Bullies and victims in rural African American youth: behavioral characteristics and social network placement

Authors


Abstract

Bullying and victimization are serious problems for youth of many ages and from a variety of backgrounds. These behaviors have not, however, been widely studied in rural minorities. The current work examined behavioral and social correlates of bullying and victimization in a sample of rural African American youth. Incidence rates of bullying, victimization, and aggressive victimization parallel those in other populations. Bullies were rated as aggressive, hyperactive, and manipulative. Bullies and victims were both sociometrically rejected, but while victims were on the margin of the social network, bullies were integrated in their groups. Bullies' associations were heterogeneous: they belonged to both aggressive and non-aggressive and popular and unpopular groups. They also were highly likely to be leaders of their groups. Aggr. Behav. 33:1–15, 2007. © 2006 Wiley-Liss; Inc.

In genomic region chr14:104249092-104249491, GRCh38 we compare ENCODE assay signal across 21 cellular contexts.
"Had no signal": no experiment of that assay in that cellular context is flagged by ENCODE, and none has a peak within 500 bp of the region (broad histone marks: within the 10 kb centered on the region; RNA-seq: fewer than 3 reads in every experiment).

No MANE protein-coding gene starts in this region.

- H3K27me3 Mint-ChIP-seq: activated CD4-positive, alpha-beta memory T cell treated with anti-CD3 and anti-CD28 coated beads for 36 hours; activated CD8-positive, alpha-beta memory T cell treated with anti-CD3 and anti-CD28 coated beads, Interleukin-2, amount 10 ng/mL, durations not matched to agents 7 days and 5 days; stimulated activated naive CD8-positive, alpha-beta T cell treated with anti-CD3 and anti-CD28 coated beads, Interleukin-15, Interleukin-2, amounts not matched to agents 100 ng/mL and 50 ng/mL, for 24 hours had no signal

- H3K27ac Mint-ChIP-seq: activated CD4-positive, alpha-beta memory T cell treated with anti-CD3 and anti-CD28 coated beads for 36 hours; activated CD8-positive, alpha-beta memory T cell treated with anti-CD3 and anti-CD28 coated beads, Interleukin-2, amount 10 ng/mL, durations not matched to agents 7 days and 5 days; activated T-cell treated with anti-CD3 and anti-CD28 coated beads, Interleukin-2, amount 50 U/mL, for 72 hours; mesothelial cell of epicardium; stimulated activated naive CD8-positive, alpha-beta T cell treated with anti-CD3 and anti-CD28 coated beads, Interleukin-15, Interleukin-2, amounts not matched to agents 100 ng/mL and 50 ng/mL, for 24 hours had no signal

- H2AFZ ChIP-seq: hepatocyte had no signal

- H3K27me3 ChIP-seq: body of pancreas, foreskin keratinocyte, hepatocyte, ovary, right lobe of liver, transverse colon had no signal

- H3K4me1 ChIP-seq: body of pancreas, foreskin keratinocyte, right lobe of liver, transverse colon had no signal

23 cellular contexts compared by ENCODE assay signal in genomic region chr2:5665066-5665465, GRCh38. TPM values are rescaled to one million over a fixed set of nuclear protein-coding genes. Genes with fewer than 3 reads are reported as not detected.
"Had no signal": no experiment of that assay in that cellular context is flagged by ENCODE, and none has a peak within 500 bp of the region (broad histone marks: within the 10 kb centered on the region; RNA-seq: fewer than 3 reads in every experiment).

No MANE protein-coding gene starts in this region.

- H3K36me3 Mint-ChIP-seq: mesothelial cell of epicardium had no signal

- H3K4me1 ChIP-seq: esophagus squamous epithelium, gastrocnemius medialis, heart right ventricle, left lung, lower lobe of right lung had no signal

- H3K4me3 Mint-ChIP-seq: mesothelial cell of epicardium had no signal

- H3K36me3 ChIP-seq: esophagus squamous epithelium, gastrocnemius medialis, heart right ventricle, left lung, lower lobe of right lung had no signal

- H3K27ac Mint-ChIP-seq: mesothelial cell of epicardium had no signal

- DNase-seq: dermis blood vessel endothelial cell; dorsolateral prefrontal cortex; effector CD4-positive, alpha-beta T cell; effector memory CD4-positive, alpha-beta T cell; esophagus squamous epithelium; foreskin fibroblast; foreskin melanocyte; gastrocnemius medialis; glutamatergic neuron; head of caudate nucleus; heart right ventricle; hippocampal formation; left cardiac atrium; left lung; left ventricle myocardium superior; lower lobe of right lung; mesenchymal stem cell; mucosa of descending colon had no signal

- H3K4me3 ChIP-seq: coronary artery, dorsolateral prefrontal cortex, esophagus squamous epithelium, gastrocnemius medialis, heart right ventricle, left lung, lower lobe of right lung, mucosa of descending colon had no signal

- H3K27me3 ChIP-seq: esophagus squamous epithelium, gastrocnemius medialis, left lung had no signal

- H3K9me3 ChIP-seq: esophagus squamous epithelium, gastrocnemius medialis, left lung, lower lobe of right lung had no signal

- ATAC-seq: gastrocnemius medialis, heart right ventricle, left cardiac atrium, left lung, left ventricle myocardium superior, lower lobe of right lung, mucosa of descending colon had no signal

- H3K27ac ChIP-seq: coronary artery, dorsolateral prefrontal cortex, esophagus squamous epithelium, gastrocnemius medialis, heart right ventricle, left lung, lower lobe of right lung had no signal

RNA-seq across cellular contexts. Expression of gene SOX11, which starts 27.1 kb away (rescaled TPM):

Ancillary